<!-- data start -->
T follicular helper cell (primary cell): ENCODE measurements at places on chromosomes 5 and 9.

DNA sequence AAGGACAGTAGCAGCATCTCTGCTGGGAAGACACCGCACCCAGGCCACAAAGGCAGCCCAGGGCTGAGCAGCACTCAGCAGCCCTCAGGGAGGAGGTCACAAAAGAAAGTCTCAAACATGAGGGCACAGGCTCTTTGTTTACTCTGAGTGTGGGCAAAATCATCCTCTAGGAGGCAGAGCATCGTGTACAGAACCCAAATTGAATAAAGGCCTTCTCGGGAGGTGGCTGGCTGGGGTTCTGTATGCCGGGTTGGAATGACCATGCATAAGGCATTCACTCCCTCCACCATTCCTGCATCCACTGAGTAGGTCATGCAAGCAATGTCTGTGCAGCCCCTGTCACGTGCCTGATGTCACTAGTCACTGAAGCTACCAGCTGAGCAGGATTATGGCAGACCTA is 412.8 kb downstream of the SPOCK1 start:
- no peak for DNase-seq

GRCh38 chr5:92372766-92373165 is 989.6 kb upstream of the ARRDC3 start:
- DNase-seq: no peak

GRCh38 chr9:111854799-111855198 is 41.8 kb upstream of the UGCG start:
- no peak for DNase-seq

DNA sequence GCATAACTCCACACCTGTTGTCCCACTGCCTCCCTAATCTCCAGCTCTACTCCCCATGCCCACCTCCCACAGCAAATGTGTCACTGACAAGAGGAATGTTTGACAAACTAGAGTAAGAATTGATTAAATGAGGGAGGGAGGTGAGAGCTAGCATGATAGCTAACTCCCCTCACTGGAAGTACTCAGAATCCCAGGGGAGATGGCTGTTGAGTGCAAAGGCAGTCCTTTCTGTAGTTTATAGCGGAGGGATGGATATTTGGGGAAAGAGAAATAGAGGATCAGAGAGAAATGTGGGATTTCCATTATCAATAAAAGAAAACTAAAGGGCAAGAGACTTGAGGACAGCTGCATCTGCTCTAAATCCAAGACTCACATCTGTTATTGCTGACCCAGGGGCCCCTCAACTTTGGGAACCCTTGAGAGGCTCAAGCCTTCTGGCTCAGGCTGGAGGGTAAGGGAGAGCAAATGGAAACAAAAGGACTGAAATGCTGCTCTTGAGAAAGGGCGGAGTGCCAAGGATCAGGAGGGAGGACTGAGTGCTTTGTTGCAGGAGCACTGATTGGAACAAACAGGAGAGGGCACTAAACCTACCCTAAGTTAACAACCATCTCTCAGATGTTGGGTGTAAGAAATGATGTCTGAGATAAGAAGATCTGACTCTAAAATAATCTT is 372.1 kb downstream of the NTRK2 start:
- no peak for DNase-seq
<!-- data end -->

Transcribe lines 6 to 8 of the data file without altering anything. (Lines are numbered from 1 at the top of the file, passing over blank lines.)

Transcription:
GRCh38 chr9:111854799-111855198 is 41.8 kb upstream of the UGCG start:
- no peak for DNase-seq

DNA sequence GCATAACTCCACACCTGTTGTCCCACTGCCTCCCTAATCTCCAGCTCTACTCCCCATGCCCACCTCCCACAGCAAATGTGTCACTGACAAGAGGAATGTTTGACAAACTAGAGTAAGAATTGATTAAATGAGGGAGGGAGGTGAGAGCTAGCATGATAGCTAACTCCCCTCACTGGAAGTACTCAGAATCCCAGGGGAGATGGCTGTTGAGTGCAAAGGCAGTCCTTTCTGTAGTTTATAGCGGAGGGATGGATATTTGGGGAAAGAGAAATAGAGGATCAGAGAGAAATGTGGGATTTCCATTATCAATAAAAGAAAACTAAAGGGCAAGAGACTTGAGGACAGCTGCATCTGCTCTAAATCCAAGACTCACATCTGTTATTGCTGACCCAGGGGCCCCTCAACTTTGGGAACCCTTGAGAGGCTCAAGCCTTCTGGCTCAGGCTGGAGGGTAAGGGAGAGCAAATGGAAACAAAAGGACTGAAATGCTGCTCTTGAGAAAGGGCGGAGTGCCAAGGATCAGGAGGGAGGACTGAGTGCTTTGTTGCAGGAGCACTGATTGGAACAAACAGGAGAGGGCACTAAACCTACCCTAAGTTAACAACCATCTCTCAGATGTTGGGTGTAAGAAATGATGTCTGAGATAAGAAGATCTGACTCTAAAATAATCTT is 372.1 kb downstream of the NTRK2 start: